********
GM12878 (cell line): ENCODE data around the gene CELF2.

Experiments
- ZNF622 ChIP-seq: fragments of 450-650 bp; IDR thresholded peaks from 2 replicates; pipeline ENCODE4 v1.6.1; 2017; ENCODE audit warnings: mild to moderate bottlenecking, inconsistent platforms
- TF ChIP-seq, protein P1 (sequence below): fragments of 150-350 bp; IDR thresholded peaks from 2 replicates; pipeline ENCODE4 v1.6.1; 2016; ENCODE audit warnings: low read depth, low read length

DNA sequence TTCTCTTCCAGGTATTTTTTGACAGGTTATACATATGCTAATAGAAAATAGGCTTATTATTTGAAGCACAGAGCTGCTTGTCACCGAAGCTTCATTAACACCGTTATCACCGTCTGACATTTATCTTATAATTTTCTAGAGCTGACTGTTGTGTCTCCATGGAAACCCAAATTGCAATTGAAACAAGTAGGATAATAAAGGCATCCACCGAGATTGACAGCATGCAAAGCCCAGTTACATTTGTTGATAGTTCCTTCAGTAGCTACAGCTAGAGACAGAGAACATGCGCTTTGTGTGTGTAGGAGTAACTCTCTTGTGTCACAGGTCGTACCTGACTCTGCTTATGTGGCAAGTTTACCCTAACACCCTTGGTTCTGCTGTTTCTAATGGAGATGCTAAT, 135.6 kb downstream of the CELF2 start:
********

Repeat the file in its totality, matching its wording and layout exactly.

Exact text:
GM12878 (cell line): ENCODE data around the gene CELF2.

Experiments
- ZNF622 ChIP-seq: fragments of 450-650 bp; IDR thresholded peaks from 2 replicates; pipeline ENCODE4 v1.6.1; 2017; ENCODE audit warnings: mild to moderate bottlenecking, inconsistent platforms
- TF ChIP-seq, protein P1 (sequence below): fragments of 150-350 bp; IDR thresholded peaks from 2 replicates; pipeline ENCODE4 v1.6.1; 2016; ENCODE audit warnings: low read depth, low read length

DNA sequence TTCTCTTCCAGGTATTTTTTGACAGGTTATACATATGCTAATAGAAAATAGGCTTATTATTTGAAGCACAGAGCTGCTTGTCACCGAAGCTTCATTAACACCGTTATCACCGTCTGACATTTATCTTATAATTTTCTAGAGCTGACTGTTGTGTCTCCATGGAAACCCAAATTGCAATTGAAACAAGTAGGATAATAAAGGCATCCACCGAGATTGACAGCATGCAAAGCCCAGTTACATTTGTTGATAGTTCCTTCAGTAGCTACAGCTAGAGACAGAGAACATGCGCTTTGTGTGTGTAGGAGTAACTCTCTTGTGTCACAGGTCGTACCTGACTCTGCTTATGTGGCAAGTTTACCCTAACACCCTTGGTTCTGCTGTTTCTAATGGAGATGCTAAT, 135.6 kb downstream of the CELF2 start: